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These New Protein Findings Might be a Problem Even According to the Evolutionist’s Own Numbers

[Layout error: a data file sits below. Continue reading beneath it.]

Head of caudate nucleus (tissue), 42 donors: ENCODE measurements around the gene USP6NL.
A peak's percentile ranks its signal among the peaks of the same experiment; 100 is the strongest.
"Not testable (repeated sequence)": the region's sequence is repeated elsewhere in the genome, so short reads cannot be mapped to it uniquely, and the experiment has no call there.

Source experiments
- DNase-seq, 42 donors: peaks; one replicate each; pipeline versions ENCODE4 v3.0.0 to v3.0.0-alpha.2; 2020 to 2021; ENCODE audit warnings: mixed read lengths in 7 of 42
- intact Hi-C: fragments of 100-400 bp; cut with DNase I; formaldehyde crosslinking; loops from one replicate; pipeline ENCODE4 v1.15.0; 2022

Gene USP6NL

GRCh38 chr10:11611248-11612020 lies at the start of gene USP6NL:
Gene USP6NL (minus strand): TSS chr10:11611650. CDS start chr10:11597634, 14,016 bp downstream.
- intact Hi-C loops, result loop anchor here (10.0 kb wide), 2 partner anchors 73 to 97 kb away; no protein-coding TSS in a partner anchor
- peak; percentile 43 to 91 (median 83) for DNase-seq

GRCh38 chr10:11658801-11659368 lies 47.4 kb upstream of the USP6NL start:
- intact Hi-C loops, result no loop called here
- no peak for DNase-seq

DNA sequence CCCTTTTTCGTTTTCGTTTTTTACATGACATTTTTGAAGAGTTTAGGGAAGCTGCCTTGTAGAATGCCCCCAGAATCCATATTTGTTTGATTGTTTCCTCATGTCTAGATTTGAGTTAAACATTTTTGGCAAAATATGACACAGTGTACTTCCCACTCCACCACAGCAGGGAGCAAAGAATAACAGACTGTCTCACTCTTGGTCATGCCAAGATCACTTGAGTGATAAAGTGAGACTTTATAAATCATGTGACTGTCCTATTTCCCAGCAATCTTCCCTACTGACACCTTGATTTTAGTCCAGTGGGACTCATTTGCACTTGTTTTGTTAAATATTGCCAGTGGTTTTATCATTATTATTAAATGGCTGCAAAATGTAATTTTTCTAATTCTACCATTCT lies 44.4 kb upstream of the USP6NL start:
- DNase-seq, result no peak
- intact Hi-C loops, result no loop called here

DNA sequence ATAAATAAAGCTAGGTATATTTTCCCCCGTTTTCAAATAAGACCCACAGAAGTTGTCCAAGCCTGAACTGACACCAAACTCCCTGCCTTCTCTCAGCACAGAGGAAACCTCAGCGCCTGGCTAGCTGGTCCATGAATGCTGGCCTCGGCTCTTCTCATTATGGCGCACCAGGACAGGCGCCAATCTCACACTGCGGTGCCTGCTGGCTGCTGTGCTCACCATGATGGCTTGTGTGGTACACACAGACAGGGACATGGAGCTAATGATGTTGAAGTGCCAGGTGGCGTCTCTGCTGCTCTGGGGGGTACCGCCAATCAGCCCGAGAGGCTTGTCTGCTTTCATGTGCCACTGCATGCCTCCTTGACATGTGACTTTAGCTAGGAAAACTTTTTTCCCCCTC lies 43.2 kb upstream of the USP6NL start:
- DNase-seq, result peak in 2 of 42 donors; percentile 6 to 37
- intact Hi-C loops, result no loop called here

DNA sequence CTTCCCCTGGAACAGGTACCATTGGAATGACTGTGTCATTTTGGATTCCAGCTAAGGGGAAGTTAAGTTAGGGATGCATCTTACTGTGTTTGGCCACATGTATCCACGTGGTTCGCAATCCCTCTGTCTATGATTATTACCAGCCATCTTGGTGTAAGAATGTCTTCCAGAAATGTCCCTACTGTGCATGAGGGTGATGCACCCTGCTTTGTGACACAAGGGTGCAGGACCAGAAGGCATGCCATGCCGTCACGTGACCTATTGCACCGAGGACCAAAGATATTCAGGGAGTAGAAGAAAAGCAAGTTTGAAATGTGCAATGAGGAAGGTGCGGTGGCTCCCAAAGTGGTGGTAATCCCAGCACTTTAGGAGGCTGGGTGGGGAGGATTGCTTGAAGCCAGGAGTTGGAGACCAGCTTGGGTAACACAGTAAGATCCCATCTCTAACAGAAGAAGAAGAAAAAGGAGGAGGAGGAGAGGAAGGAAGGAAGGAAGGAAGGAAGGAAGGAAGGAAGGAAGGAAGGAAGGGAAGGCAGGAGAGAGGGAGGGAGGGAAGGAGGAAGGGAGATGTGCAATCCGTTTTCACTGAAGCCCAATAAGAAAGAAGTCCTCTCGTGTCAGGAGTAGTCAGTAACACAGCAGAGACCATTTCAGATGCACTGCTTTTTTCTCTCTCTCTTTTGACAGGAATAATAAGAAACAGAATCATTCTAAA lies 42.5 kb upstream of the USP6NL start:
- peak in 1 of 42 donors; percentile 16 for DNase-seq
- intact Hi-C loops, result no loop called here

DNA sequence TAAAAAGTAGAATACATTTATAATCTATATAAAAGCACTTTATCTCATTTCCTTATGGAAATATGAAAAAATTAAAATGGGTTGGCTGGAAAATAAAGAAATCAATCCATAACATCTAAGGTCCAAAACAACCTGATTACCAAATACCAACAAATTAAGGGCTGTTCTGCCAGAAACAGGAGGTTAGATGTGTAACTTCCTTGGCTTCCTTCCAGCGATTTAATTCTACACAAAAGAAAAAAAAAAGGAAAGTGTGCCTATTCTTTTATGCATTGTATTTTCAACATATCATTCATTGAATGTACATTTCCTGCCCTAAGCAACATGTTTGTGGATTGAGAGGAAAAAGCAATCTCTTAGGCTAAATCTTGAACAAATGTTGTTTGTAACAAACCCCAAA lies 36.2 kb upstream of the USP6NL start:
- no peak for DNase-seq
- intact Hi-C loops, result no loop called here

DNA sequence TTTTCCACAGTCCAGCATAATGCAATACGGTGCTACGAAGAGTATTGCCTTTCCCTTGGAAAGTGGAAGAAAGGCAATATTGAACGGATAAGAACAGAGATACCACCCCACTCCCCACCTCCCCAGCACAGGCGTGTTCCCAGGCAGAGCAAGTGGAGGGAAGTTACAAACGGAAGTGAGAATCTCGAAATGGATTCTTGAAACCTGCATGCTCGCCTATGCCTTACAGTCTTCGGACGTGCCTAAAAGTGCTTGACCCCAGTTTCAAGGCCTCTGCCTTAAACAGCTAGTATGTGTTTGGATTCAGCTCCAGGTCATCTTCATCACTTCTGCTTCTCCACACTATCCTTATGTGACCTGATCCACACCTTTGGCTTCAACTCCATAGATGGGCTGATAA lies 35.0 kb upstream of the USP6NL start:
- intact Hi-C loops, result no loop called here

The BSC4 gene inSaccharomyces cerevisiae, or baker’s yeast, was interesting to researchers because of its leaky stop codon but then it became more interesting because it only showed up in that one particular organism. The BSC4 gene is yet another example of a species-specific, orde novo, protein-coding gene. In this case, the protein appears to be involved in DNA repair and helping the organisms cope with nutrient-poor environments. And if this protein is anything like a typical protein, then evolution, even by the evolutionist’s own reckoning, would not be able to construct such low-probability designs. The BSC4 gene must have been constructed in only the past 10 million years or so. And evolutionists cannot appeal to speculative mechanisms. No exon shuffling, duplication, retroposition, fusion, fission or whatever for this gene. It must have arisen the old fashion way, by an evolutionary search through sequence space via random mutations. Is this feasible? The important numbers here are the number of attempts that are possible, and the number of attempts that are required. The two might not add up.  Read more


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